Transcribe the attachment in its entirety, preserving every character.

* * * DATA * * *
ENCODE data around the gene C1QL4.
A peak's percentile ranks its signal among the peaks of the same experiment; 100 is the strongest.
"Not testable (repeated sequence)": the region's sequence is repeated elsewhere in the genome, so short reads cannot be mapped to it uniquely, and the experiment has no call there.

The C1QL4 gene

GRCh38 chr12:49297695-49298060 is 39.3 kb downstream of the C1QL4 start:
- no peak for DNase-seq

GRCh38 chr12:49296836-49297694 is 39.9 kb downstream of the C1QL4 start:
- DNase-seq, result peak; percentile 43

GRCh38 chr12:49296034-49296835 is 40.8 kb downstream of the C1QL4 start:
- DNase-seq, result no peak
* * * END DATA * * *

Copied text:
ENCODE data around the gene C1QL4.
A peak's percentile ranks its signal among the peaks of the same experiment; 100 is the strongest.
"Not testable (repeated sequence)": the region's sequence is repeated elsewhere in the genome, so short reads cannot be mapped to it uniquely, and the experiment has no call there.

The C1QL4 gene

GRCh38 chr12:49297695-49298060 is 39.3 kb downstream of the C1QL4 start:
- no peak for DNase-seq

GRCh38 chr12:49296836-49297694 is 39.9 kb downstream of the C1QL4 start:
- DNase-seq, result peak; percentile 43

GRCh38 chr12:49296034-49296835 is 40.8 kb downstream of the C1QL4 start:
- DNase-seq, result no peak